I am wondering what the difference is between WhatsApp and my Bank application, and what considerations determine what is the right approach to handle user authentication.


  • I create my account and don't have to login again
  • I change phone but keep my old number (same chip)
  • WhatsApp sends me a code because it is the same number and my account is active again
  • If my wife/girlfriend/mother/coworker gets the phone, they can see the conversations


  • I have to register and create an account with a login/password and use my card number to validate who I am
  • They send me an activation link to my email
  • I have to enter my login and password every time
  • I get logged out after 5 minutes of inactivity
  • If a thief points a gun at you, you still will give away the password

I'm developing a tracking app and my first thought was to create a login form so user needs to enter the login/password each time but now I think it is too cumbersome for user. Then I realized WhatsApp never asks me for anything and is always running when I start the phone.

So my approach now is such that the login page only appears once. The user inputs his login and if he is already register on the system, he gets the activation code. The app starts and doesn't ask for login again. The app also sends the ESN number to prove identity.

It is easy to use, but still has a problem if someone gets access to your phone, because they can know where are you been.

But again if they have access to your phone they can browse other things like your Google activity and that seem to be OK because you don't need to enter your password to open Google.

So When is it OK to have a system like WhatsApp, and when a more robust security like the Bank?

  • 2
    Banks are not a great example because many of their security features are required by law. For non-bank apps, this question is a matter of marketing more than anything else.
    – John Wu
    Jun 9, 2018 at 2:46

2 Answers 2


Congratulations! You have just given a nice example that different applications with different security requirements use different approaches.

The highest requirements for whatsapp are availability and ease of use because they are targetting end users and assume that they can trade a light confidentiality risk (do not ask password on each new session) for ease of use.

On the other hand a bank application allows for financial operations. Here the most important part is to be sure of who is at the other end of the communication, or at least to be able to prove that they have used state of the art practices to establish it. Because they do not want that another guy could use your smartphone without your explicit permission to transfer money and that you could say (and prove) that you are not at the origin of the transaction. Even if you were forced to give your password because of a rubber hose attack, they will have committen no errors, and won't be liable for any consequences of the operation.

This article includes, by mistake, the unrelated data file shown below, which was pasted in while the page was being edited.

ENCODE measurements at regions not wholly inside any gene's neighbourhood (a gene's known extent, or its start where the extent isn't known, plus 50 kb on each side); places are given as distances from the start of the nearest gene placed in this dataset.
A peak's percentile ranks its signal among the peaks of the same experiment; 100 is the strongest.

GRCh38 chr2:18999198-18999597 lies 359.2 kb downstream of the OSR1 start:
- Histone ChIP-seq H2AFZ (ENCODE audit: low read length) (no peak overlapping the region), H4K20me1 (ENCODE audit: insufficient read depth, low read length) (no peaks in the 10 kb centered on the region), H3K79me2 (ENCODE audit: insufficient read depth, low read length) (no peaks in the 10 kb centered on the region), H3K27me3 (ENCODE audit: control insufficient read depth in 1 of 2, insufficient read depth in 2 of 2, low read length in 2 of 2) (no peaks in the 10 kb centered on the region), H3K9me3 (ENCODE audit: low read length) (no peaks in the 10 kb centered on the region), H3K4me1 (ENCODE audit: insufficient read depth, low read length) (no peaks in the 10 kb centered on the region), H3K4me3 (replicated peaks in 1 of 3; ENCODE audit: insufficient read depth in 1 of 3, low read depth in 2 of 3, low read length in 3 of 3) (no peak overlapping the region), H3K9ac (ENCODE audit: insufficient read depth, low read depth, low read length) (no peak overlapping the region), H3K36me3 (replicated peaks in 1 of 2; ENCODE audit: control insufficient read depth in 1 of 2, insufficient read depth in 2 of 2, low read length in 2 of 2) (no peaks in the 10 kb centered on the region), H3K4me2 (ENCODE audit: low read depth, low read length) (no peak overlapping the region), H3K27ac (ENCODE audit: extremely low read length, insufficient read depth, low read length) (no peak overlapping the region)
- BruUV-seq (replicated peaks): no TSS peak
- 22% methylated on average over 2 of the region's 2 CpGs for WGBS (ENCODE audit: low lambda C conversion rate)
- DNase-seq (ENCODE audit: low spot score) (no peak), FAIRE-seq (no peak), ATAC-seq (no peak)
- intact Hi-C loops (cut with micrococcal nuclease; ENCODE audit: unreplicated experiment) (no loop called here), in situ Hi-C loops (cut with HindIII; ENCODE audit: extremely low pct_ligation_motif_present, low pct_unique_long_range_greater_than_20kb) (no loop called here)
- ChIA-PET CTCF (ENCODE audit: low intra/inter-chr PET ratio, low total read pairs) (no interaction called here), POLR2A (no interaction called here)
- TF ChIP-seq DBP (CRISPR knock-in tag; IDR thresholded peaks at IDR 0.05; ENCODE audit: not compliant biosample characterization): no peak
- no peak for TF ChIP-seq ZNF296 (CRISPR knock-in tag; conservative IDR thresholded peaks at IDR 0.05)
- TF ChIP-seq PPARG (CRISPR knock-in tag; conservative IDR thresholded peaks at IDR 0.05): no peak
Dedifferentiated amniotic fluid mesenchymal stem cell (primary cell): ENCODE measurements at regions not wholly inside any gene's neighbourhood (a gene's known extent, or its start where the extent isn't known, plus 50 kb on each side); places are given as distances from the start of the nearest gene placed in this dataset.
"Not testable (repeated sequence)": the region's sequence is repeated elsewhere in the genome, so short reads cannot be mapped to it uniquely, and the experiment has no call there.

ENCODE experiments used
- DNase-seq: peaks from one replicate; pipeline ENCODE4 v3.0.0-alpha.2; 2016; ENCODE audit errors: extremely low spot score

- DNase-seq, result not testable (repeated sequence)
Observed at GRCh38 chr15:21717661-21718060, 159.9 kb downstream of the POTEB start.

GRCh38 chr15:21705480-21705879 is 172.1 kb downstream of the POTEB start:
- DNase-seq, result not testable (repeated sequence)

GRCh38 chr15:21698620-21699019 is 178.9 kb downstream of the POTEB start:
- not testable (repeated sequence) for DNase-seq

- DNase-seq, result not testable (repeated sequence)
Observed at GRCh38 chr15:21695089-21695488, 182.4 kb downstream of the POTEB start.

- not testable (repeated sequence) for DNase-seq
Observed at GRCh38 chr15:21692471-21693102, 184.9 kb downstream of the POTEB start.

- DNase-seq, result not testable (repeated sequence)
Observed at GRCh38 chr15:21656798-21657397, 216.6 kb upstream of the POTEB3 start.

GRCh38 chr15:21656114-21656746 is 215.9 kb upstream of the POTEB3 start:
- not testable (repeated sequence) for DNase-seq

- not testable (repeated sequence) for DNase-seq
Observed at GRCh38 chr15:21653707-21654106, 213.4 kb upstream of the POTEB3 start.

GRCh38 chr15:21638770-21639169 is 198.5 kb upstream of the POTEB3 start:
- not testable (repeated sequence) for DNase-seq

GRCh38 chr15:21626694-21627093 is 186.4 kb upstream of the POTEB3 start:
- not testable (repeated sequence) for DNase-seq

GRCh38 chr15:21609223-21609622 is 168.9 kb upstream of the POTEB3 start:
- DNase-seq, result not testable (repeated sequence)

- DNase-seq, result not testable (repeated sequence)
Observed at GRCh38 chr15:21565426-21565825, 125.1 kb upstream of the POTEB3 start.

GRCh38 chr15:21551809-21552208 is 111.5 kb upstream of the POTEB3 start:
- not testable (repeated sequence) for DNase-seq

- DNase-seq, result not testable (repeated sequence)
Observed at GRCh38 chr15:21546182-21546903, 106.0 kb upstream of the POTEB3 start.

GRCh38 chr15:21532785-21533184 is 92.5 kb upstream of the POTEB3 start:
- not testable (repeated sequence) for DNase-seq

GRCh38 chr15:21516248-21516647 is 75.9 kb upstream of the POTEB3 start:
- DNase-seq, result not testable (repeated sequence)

So the rule is: the security rules depend on the security requirements. You know whether for your application, ease of use is more important that security of authentication. I don't.

  1. I wouldn't use the ESN number to verify identity, ESN can be forged and can't be revoked if there is a breach/theft. Most services use some sort of secure token that can cryptographically (like an SSL cert) verify identity while also being able to revoked if the private key is compromised.
  2. Which approach to recommend depends on the kind of data your app handles. Think about how much of an issue it could cause if someone were to gain unauthorized access to the account. Would it potentially ruin someone's financial status (like a bank account, SSN, etc.) or would it just be a minor inconvenience (someone messes up your saved state on a game). If the damage from a breach would be high, the more security you can provide the better. For some types of data (Financial, Health, etc.) there may be laws dictating this behavior depending on your jurisdiction.

  3. Even if your default behavior is to not require login each time, consider making additional security available for the user to turn (require password each time, 2 factor auth, etc.) some users like having good security even if the data isn't that important.

  • I forgot about IMEI number can be forge. Can you tell me what should I google to get more information about the secure token process? I like the idea the add additional security as optional. Jan 9, 2018 at 20:31

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